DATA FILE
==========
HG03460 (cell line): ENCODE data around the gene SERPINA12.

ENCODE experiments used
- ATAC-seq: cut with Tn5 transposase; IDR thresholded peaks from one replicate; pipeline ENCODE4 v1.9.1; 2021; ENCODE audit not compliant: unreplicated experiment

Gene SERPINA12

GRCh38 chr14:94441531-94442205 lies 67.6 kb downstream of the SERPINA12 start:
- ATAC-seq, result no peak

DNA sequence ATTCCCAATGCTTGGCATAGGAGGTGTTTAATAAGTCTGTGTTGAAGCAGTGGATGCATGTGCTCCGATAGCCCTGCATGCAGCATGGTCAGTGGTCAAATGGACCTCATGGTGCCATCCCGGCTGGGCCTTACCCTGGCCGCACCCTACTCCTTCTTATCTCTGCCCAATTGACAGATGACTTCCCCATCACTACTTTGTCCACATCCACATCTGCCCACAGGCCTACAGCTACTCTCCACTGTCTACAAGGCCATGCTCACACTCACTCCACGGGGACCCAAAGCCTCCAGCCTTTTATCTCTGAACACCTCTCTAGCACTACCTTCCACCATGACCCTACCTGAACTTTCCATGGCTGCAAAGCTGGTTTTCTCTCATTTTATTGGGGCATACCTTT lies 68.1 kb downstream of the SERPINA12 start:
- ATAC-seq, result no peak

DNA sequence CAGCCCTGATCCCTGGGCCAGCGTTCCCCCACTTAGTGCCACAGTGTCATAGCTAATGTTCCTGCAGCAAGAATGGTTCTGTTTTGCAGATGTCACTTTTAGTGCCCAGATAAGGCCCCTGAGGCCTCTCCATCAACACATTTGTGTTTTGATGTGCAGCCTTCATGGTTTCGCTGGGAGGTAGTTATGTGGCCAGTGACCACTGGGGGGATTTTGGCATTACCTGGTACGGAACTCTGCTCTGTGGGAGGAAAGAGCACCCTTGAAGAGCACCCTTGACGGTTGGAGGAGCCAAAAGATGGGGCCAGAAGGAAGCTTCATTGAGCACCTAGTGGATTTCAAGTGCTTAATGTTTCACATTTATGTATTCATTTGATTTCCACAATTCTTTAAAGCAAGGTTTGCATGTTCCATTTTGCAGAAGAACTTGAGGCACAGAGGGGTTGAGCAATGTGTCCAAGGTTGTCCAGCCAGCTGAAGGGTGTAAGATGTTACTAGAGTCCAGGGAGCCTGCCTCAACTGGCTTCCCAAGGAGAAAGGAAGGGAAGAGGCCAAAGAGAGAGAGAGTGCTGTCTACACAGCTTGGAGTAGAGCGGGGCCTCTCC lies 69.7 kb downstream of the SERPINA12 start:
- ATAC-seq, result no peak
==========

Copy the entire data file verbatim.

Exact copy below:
HG03460 (cell line): ENCODE data around the gene SERPINA12.

ENCODE experiments used
- ATAC-seq: cut with Tn5 transposase; IDR thresholded peaks from one replicate; pipeline ENCODE4 v1.9.1; 2021; ENCODE audit not compliant: unreplicated experiment

Gene SERPINA12

GRCh38 chr14:94441531-94442205 lies 67.6 kb downstream of the SERPINA12 start:
- ATAC-seq, result no peak

DNA sequence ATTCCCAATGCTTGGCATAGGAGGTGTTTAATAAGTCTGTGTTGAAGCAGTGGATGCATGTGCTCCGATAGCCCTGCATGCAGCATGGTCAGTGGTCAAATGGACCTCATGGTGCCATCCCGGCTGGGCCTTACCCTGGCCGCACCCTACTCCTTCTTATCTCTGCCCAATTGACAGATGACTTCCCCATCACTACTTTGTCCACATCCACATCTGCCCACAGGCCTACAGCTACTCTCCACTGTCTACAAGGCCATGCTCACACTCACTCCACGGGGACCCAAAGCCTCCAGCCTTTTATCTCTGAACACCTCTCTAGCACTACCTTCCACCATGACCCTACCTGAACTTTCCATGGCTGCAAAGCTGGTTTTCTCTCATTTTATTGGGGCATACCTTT lies 68.1 kb downstream of the SERPINA12 start:
- ATAC-seq, result no peak

DNA sequence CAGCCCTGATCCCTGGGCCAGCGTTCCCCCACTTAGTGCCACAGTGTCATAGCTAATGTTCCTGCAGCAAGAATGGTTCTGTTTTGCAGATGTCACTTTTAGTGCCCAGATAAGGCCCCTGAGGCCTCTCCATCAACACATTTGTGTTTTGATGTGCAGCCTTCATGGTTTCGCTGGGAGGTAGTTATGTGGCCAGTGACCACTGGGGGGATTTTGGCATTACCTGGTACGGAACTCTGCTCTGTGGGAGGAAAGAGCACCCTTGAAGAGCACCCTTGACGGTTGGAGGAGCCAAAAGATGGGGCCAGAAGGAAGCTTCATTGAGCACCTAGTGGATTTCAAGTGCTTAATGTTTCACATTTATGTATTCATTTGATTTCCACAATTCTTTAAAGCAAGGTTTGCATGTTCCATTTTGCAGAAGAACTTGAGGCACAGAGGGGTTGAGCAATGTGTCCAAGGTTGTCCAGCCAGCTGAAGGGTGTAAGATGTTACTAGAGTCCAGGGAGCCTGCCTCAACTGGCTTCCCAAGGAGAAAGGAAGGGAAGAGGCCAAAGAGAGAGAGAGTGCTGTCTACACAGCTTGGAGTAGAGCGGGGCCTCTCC lies 69.7 kb downstream of the SERPINA12 start:
- ATAC-seq, result no peak